Zuclopenthixol (brand names Cisordinol, Clopixol and others), also known as zuclopentixol, is a medication used to treat schizophrenia and other psychoses. It is classed, pharmacologically, as a typical antipsychotic. Chemically it is a thioxanthene. It is the cis-isomer of clopenthixol (Sordinol, Ciatyl). Clopenthixol was introduced in 1961, while zuclopenthixol was introduced in 1978.
|AHFS/Drugs.com||International Drug Names|
|Metabolism||Hepatic (CYP2D6 and CYP3A4-mediated)|
|Elimination half-life||20 hours (oral), 19 days (IM)|
|CompTox Dashboard (EPA)|
|Chemical and physical data|
|Molar mass||400.965 g/mol g·mol−1|
|3D model (JSmol)|
|(what is this?)|
Zuclopenthixol is a D1 and D2 antagonist, α1-adrenergic and 5-HT2 antagonist. While it is approved for use in Australia, Canada, Ireland, India, New Zealand, Singapore, South Africa and the UK it is not approved for use in the United States.
Zuclopenthixol is available in three major preparations:
- As zuclopenthixol decanoate (Clopixol Depot, Cisordinol Depot), it is a long-acting intramuscular injection. Its main use is as a long-acting injection given every two or three weeks to people with schizophrenia who have a poor compliance with medication and suffer frequent relapses of illness. There is some evidence it may be more helpful in managing aggressive behaviour.
- As zuclopenthixol acetate (Clopixol-Acuphase, Cisordinol-Acutard), it is a shorter-acting intramuscular injection used in the acute sedation of psychotic inpatients. The effect peaks at 48–72 hours providing 2–3 days of sedation.
- As zuclopenthixol dihydrochloride (Clopixol, Cisordinol), it is a tablet used in the treatment of schizophrenia in those who are compliant with oral medication.[needs update]
It is also used in the treatment of acute bipolar mania.
As a long-acting injection, zuclopenthixol decanoate comes in a 200 mg and 500 mg ampoule. Doses can vary from 50 mg weekly to the maximum licensed dose of 600 mg weekly. In general, the lowest effective dose to prevent relapse is preferred. The interval may be shorter as a patient starts on the medication before extending to 3 weekly intervals subsequently. The dose should be reviewed and reduced if side effects occur, though in the short-term an anticholinergic medication benztropine may be helpful for tremor and stiffness, while diazepam may be helpful for akathisia. 100 mg of zuclopenthixol decanoate is roughly equivalent to 20 mg of flupentixol decanoate or 12.5 mg of fluphenazine decanoate.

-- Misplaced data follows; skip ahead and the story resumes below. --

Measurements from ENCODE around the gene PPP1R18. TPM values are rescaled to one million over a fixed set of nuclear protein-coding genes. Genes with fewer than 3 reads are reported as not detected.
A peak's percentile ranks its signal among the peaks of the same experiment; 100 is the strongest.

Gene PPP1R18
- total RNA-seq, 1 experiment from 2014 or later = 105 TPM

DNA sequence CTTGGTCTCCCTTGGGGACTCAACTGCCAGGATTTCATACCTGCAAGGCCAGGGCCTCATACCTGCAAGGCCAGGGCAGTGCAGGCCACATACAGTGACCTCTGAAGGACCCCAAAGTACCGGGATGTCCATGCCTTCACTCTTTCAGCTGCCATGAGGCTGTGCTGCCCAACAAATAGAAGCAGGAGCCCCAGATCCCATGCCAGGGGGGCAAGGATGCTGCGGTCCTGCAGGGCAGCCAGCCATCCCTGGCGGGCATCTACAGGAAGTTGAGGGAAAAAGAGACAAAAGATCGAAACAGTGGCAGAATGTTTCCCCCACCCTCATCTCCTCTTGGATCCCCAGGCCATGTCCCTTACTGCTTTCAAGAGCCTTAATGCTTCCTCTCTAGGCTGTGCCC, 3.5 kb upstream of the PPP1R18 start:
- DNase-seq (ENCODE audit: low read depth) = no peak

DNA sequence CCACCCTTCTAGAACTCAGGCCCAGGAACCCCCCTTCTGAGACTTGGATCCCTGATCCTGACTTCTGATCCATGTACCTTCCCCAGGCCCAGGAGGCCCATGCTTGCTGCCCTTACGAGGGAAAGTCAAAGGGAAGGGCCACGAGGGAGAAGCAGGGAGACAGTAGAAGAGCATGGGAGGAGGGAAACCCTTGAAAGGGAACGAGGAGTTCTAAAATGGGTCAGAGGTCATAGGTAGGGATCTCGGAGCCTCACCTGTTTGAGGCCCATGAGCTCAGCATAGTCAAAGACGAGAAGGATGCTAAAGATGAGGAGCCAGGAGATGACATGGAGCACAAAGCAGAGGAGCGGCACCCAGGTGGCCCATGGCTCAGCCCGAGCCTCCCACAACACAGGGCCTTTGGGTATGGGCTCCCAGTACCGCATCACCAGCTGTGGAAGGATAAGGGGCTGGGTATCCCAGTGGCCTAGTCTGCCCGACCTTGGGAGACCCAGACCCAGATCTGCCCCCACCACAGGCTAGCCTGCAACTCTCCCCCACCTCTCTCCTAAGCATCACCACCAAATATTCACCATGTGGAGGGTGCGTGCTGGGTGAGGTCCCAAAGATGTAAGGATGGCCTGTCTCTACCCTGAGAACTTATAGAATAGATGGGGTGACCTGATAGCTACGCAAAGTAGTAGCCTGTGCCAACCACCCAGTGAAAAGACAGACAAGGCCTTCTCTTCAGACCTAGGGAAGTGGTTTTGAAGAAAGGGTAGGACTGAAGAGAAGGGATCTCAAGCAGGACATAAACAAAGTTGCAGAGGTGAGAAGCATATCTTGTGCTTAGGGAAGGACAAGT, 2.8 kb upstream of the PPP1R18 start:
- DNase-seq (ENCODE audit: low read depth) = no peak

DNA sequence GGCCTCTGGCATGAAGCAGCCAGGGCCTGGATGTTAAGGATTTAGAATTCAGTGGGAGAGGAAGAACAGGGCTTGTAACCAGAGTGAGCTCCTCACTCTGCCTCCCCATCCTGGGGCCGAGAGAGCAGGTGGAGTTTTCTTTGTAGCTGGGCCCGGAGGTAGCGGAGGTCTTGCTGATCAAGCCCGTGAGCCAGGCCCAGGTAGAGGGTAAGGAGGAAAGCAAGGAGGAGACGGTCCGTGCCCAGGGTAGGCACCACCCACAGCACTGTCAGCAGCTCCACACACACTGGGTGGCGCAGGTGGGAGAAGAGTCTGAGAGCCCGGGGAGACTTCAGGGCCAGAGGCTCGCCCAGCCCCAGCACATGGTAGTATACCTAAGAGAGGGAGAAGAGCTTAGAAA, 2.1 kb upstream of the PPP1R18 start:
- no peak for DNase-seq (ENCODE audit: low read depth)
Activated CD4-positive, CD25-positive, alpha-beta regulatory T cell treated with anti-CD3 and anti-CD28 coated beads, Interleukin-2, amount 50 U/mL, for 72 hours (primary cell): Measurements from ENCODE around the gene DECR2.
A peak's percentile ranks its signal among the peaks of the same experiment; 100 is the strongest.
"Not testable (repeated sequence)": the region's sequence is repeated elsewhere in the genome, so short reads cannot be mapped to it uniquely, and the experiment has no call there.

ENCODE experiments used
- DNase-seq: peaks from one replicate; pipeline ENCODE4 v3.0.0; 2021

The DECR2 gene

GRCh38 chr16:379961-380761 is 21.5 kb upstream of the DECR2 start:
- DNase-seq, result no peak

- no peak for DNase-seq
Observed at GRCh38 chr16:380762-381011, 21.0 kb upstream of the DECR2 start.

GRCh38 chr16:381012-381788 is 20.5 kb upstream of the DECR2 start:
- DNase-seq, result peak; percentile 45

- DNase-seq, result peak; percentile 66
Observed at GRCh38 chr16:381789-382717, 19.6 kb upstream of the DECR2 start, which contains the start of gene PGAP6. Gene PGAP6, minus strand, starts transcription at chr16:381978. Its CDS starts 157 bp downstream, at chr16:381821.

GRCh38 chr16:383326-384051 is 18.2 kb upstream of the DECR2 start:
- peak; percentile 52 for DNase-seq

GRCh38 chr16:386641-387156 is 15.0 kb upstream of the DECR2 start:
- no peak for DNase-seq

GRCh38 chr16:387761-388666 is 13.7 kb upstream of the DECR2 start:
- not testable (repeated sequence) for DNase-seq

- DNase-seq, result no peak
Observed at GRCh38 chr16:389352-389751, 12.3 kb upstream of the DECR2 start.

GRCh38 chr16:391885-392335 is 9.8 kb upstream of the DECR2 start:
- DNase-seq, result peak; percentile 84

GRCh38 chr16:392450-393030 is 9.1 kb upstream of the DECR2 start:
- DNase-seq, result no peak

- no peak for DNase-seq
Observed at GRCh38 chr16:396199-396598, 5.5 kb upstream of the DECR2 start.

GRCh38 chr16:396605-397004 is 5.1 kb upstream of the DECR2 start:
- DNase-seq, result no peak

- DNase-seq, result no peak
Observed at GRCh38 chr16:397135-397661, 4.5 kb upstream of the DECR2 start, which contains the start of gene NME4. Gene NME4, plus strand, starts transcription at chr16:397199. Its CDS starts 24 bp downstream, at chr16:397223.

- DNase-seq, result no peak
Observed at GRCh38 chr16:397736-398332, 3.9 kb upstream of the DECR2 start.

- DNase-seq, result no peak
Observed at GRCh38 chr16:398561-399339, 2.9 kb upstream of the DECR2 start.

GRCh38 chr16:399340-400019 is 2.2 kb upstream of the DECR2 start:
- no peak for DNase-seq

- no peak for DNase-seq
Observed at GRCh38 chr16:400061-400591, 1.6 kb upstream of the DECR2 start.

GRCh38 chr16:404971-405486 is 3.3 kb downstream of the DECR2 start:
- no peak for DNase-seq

In acutely psychotic and agitated inpatients, 50 – 200 mg of zuclopenthixol acetate may be given for a calming effect over the subsequent three days, with a maximum dose of 400 mg in total to be given. As it is a long-acting medication, care must be taken not to give an excessive dose.
In oral form zuclopenthixol is available in 10, 25 and 40 mg tablets, with a dose range of 20–60 mg daily.
Chronic administration of zuclopenthixol (30 mg/kg/day for two years) in rats resulted in small, but significant, increases in the incidence of thyroid parafollicular carcinomas and, in females, of mammary adenocarcinomas and of pancreatic islet cell adenomas and carcinomas. An increase in the incidence of mammary adenocarcinomas is a common finding for D2 antagonists which increase prolactin secretion when administered to rats. An increase in the incidence of pancreatic islet cell tumours has been observed for some other D2 antagonists. The physiological differences between rats and humans with regard to prolactin make the clinical significance of these findings unclear.
Other permanent side effects are similar to many other typical antipsychotics, namely extrapyramidal symptoms as a result of dopamine blockade in subcortical areas of the brain. This may result in symptoms similar to those seen in Parkinson's disease and include a restlessness and inability to sit still known as akathisia, a slow tremor and stiffness of the limbs. Zuclopenthixol is thought to be more sedating than the related flupentixol, though possibly less likely to induce extrapyramidal symptoms than other typical depots. As with other dopamine antagonists, zuclopenthixol may sometimes elevate prolactin levels; this may occasionally result in amenorrhoea or galactorrhoea in severe cases. Neuroleptic malignant syndrome is a rare but potentially fatal side effect. Any unexpected deterioration in mental state with confusion and muscle stiffness should be seen by a physician.